Q. Right after I accepted my new position, the manager who
hired me quit. I now have a boss "Sam" who's a classic
bully. He has most of the office terrorized. Every question
becomes a confrontation. Last week, he walked into the
conference room as I was meeting with a customer and began
berating me about a missing fax. Our Regional VP has asked
us to be understanding because Sam has family and health
problems. I've only been here two months. Should I begin
looking for a new job?

A. Possibly. But first take charge of your current

(1) Document your boss's behavior, with action time and
date. Skip personal comments ("he's a jerk"). Instead,
"Sam entered Conference Room A at 11:04 AM while I was
meeting with Mary Jones, VP of Eastern Widgets. Mary left
five minutes later, so I could not complete my presentation
to this Major Account, risking sales of $400K." Write what
Sam said and describe his gestures objectively. "He
pointed a finger at me," not, "He waved his arms wildly."
Keep your notes at home.

(2) Document your efforts to establish a good relationship
with your new boss. Be ready to demonstrate that you're
building bridges.

(3) Stay tuned to the office grapevine but avoid getting
bogged down in long gripe sessions. Use the time to enhance
your skills and test the job market.

(4) Take care of your own needs. Coaches can help you
develop creative coping strategies and provide a
confidential sounding board. If you're seriously depressed
or anxious, find the appropriate professional resource.

(5) Begin exploring the job market, even if you just
arrives. Many employers will understand if you explain,
"The manager who fought to get me hired has left the company
and my new boss wants to put own team together." Be brief
and professional.

(6) Call the manager who hired you. She may not be willing
to serve as a reference, but she may back up your story of a
change in management.

(7) Listen for hidden agendas. Some managers are
untouchable, no matter how outrageously they behave, because
of some past history with the company. Maybe they brought in
a big account during an economic downturn. Maybe they saved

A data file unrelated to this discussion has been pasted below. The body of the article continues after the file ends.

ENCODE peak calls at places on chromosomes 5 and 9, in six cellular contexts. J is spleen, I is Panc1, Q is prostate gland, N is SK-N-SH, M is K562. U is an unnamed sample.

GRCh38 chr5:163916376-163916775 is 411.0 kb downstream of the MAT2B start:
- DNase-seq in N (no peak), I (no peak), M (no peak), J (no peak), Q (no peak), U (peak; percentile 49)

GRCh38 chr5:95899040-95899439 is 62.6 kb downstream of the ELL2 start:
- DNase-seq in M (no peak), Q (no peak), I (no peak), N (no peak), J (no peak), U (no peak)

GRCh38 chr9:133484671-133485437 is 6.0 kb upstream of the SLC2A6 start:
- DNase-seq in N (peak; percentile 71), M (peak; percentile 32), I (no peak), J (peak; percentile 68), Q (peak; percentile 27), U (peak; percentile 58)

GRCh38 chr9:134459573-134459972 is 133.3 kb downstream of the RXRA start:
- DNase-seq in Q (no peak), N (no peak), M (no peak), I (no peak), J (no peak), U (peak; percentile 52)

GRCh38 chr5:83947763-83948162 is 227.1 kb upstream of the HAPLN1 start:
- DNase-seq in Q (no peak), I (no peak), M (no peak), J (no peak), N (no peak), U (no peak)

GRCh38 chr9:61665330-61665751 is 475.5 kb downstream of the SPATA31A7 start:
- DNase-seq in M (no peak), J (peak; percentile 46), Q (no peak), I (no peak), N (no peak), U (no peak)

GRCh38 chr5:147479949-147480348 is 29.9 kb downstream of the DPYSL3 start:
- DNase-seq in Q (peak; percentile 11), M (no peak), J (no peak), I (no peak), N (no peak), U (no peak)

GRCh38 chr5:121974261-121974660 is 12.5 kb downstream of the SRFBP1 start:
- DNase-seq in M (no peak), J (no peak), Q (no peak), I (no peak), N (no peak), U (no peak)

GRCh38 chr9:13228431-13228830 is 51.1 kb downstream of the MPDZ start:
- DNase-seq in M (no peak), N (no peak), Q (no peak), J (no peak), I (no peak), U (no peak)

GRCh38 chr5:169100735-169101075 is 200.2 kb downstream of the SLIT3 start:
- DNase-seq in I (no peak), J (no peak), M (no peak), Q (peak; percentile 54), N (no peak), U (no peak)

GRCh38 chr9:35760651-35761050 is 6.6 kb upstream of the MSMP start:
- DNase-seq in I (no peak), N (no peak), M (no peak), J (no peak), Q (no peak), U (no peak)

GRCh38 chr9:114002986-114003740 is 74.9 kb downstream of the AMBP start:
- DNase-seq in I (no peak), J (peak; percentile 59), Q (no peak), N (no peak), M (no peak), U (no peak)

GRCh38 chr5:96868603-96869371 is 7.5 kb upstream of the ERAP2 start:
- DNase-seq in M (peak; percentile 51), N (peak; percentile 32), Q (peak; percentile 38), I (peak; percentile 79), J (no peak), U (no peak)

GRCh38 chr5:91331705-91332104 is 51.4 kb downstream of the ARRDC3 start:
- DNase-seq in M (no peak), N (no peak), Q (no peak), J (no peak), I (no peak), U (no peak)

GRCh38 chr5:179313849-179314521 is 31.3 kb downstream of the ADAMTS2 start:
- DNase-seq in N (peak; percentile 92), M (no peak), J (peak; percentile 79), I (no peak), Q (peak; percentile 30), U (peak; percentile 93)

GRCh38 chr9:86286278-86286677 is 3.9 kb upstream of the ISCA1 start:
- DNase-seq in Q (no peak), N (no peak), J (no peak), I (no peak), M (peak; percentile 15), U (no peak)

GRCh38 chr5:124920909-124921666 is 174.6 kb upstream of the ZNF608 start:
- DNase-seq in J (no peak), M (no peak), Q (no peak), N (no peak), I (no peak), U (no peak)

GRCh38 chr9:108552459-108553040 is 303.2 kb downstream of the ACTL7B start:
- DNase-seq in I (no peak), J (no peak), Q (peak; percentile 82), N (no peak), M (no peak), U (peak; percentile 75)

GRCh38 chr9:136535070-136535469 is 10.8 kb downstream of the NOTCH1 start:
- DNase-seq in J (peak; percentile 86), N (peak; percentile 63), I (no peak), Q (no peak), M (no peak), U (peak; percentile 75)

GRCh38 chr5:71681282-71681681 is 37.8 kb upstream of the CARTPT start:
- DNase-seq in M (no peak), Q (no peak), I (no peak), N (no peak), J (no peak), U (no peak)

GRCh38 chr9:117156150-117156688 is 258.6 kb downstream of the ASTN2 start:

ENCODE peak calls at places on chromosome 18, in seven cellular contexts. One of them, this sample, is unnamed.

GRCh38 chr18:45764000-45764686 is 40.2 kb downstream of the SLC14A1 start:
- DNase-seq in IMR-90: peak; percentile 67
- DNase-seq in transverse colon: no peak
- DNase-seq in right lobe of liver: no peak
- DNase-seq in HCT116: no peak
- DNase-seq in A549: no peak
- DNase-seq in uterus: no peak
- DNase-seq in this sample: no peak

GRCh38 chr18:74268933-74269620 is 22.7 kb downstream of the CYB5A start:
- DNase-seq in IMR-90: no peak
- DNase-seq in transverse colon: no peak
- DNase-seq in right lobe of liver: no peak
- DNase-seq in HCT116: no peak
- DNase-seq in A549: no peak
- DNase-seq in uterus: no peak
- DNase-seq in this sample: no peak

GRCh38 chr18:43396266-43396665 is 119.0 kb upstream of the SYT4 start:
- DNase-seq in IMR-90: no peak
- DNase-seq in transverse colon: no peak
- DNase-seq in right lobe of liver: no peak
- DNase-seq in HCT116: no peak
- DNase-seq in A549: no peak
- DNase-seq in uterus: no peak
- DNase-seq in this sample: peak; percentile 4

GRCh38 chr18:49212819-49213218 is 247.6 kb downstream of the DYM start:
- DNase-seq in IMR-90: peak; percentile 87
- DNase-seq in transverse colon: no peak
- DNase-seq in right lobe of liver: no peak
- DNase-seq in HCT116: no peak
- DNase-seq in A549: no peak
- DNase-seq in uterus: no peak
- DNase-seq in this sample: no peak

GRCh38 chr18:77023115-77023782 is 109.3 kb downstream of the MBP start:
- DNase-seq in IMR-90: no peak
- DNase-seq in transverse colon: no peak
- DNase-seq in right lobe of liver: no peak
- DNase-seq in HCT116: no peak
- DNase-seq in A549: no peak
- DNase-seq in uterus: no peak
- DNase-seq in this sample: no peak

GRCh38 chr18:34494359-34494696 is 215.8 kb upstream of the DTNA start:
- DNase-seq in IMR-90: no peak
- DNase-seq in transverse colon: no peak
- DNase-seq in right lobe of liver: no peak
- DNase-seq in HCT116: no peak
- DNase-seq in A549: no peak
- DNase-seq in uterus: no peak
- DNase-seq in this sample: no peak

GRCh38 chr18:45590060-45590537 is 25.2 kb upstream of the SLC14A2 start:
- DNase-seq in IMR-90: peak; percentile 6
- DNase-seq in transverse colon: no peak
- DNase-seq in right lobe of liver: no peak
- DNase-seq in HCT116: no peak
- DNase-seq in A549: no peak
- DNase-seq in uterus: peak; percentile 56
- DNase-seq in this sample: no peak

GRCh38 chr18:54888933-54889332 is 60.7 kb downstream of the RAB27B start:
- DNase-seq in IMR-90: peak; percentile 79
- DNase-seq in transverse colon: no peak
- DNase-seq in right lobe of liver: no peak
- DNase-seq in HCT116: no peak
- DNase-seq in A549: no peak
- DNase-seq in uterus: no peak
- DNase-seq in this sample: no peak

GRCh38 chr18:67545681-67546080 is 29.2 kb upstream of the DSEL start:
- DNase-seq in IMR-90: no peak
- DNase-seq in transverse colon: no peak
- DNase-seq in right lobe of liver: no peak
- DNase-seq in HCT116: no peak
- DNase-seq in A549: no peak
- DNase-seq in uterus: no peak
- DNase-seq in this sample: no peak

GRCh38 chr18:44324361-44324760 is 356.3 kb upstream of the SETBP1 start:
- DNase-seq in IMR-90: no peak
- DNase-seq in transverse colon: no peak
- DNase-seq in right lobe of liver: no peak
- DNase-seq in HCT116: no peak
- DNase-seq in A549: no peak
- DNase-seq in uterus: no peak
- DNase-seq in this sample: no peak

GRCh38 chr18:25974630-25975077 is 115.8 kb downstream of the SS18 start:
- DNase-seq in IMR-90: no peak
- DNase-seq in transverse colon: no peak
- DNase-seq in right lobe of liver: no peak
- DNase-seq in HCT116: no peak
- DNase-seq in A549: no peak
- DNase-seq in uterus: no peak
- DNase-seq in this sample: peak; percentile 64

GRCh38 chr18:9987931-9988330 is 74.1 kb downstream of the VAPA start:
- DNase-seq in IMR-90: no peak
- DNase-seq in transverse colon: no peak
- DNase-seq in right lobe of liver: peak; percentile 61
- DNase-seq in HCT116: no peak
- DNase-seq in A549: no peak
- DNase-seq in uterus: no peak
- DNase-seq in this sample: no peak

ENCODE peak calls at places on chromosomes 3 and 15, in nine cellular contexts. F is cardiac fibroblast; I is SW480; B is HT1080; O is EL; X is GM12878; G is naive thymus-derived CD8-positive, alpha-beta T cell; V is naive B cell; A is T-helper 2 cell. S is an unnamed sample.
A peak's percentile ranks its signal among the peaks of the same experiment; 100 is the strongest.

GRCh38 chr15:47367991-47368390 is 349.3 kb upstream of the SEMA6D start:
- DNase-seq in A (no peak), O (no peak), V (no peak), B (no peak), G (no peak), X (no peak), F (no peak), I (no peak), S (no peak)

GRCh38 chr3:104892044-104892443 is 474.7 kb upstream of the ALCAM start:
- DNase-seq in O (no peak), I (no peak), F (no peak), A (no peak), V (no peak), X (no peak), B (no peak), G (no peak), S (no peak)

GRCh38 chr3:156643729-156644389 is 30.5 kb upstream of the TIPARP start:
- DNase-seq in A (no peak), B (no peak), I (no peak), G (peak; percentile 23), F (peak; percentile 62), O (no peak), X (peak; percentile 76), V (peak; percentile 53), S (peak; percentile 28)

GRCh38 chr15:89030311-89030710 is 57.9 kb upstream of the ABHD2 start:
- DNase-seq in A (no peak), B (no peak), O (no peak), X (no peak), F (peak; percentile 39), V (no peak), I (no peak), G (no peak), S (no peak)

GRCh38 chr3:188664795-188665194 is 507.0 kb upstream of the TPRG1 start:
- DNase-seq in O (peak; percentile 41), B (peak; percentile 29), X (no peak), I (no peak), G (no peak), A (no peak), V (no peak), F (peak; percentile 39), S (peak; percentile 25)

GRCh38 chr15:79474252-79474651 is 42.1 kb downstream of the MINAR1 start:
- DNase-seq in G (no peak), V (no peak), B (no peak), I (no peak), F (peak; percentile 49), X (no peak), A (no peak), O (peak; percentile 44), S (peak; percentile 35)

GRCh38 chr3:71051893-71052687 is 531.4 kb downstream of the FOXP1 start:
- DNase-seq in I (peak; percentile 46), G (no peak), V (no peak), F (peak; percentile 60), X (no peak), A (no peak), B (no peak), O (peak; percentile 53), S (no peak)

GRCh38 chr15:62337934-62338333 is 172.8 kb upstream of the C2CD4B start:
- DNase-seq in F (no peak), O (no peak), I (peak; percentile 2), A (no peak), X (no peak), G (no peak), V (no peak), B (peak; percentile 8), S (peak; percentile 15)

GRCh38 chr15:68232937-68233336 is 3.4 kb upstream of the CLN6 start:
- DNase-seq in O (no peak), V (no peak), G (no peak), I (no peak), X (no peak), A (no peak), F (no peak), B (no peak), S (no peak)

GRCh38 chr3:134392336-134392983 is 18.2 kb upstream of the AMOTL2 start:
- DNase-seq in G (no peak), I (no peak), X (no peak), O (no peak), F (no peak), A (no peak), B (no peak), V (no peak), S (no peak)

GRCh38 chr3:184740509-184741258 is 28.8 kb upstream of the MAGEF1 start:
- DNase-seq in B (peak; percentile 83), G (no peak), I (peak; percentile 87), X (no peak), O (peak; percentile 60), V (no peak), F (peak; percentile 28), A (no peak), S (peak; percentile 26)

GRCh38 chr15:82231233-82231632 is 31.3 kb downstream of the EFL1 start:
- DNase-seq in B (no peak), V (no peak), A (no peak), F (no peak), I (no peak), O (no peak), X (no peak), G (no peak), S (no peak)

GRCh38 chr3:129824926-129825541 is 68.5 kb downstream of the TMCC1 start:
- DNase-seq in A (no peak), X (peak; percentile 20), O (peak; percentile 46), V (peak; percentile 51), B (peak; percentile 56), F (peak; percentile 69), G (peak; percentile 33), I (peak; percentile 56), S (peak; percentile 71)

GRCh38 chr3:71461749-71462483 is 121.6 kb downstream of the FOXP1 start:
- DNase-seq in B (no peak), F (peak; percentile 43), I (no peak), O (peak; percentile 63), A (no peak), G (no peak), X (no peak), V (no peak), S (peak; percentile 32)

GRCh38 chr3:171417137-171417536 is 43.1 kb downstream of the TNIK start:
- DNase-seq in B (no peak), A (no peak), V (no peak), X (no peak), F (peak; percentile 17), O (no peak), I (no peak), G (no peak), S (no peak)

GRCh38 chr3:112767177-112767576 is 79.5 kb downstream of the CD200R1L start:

the president's career a long time ago. You may never learn
the reason.

(8) Assess your corporate culture before making a formal
complaint. Once you've reached management level, you have to
tread carefully when appealing to HR, senior managers or
legal action. You're expected to be able to handle all kinds
of tough situations. Some companies even evaluate managers
on how they deal with a bad boss.

(9) Prepare a "last resort" strategy. If your boss has
crossed the line from bad to bully, you can't find a new
job, and your stress level soars, take your documentation to
the appropriate place. In some companies you would start
with your boss's boss, then human resources; in other's it's
the other way around. Make your case professionally,
couched in of the company's needs. "I've lost two sales reps
who named Sam in their exit interview. I've had to spend an
extra nineteen thousand dollars to hire replacements and
they're still on their learning curve."

(10) Reclaim your own power. Seize the opportunity to use
your company's resources as a vehicle to reach your own
long-term career goals. Recognize that your stay here will
be limited and begin to invest time, energy and sometimes
money in your own healthy long-term future.

Author's Bio: 

Cathy Goodwin, Ph.D., is an author, speaker and
career/business consultant, helping midlife
professionals discover the First Inning of their
Second Career Game.
"Ten secrets of mastering a major life change"

Contact: mailto:cathy@cathygoodwin.com